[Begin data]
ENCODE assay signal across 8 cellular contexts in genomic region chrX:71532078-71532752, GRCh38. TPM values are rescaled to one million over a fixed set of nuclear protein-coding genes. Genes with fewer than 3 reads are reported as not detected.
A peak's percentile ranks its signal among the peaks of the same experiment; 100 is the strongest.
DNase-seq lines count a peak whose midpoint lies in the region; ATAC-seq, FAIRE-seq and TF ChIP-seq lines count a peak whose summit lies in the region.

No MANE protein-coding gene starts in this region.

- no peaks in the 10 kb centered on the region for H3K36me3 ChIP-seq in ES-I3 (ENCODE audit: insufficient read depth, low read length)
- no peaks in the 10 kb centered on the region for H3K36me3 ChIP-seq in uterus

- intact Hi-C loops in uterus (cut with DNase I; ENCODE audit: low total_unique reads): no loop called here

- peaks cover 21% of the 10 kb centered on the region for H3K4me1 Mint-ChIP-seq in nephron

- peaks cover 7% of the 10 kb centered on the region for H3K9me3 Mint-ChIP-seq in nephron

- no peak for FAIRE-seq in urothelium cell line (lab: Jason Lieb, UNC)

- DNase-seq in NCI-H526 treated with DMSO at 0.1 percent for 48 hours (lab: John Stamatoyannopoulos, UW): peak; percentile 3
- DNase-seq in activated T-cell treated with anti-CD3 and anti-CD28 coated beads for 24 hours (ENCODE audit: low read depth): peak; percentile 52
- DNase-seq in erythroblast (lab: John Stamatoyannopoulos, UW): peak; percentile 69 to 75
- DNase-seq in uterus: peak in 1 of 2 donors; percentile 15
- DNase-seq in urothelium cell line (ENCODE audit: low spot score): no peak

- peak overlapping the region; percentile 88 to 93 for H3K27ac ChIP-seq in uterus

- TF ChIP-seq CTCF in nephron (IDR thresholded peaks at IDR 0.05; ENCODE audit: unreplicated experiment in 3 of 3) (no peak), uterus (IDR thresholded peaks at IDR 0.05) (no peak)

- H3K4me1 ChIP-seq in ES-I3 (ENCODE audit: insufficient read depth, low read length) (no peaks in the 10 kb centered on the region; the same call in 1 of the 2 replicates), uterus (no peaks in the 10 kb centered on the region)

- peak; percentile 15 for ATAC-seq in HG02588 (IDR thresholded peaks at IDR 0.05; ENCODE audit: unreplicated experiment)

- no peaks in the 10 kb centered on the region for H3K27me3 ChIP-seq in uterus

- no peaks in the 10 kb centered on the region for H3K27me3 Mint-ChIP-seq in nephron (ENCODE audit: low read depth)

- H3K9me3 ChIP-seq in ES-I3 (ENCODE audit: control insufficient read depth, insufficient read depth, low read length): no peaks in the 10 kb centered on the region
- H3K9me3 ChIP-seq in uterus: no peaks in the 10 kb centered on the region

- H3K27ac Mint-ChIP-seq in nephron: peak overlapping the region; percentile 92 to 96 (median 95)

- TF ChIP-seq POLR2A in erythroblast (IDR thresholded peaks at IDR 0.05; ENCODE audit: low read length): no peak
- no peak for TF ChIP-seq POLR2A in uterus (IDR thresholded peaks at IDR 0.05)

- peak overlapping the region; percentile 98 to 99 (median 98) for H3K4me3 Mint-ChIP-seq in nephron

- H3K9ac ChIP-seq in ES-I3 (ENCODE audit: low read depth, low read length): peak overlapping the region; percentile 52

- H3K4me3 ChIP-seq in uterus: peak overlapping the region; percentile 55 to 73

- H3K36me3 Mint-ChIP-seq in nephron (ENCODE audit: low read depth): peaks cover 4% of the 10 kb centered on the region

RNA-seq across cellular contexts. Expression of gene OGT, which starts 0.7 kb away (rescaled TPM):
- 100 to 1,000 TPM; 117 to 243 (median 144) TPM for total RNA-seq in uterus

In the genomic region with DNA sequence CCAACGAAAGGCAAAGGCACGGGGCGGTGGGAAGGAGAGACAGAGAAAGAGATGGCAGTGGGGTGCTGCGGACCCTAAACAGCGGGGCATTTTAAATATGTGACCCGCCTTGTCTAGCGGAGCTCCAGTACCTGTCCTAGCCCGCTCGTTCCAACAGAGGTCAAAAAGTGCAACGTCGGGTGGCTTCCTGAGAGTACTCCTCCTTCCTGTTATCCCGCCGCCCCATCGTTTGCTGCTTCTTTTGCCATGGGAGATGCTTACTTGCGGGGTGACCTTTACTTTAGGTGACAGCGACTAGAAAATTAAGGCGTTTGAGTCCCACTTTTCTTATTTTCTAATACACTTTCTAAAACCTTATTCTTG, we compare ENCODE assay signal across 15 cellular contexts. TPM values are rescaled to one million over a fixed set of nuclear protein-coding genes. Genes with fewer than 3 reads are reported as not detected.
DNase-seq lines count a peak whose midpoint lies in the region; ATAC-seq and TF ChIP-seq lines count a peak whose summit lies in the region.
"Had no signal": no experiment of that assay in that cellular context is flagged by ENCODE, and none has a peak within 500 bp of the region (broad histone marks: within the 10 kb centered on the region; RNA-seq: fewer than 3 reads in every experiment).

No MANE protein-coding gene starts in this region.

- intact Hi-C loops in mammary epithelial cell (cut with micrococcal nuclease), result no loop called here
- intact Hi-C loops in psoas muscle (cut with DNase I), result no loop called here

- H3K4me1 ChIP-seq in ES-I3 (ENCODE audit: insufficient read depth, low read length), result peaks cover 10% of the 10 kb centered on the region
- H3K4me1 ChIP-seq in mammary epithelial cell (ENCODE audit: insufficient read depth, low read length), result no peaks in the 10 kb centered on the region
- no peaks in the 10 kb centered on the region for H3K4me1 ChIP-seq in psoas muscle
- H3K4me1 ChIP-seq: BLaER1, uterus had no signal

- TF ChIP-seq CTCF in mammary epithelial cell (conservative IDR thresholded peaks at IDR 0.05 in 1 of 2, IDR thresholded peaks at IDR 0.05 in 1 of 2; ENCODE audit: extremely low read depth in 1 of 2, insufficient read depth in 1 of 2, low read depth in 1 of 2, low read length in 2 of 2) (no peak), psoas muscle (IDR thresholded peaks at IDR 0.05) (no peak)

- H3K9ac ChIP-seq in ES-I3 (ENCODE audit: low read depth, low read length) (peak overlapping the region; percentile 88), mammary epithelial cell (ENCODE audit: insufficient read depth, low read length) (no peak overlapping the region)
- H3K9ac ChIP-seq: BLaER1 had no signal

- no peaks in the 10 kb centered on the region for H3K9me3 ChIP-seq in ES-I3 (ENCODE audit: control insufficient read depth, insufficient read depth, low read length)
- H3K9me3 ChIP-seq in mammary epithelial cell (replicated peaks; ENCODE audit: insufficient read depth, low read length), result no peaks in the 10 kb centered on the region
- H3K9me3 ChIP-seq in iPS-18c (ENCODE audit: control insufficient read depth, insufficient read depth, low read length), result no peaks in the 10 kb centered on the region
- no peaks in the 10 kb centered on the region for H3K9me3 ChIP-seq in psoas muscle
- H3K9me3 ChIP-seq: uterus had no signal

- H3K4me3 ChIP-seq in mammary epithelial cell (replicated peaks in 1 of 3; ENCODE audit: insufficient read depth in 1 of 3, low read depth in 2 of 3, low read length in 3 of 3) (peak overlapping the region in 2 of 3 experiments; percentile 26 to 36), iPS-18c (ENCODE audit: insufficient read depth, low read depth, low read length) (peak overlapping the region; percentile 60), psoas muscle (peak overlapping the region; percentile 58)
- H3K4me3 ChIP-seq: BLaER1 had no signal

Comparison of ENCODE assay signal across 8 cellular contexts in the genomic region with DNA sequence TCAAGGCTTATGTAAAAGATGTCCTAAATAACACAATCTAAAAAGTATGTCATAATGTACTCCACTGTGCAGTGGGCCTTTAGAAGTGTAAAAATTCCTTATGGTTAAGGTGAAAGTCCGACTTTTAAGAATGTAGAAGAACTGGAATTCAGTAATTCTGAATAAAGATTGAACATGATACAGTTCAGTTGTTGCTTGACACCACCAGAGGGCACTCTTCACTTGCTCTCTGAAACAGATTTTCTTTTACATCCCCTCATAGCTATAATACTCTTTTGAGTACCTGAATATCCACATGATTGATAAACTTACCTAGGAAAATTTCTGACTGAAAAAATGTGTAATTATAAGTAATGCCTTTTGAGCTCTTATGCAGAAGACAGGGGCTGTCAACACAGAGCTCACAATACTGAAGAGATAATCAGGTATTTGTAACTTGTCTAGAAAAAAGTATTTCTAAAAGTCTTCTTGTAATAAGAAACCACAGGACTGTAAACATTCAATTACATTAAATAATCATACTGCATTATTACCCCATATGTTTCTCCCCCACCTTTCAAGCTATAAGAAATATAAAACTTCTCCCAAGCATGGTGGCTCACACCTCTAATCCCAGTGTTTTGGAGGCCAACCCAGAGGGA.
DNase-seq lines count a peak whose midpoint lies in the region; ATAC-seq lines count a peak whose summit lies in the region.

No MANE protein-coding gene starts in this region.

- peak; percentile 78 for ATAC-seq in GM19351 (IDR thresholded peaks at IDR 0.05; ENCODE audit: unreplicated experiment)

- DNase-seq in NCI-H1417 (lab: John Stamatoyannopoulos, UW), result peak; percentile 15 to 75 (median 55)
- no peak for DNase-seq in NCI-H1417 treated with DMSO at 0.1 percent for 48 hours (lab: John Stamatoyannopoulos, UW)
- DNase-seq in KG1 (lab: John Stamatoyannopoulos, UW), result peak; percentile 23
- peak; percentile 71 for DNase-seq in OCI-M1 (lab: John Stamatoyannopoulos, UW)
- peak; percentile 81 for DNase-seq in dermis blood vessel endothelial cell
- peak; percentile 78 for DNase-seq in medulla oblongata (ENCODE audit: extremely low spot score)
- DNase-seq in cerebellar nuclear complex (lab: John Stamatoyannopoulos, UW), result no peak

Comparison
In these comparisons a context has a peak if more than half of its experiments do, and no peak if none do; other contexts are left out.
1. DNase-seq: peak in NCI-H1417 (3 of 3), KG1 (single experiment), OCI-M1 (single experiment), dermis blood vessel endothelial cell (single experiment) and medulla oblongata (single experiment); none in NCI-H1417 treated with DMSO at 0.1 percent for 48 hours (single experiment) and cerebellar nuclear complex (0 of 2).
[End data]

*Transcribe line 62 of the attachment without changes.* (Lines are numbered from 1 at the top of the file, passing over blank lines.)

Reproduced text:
- peak; percentile 78 for DNase-seq in medulla oblongata (ENCODE audit: extremely low spot score)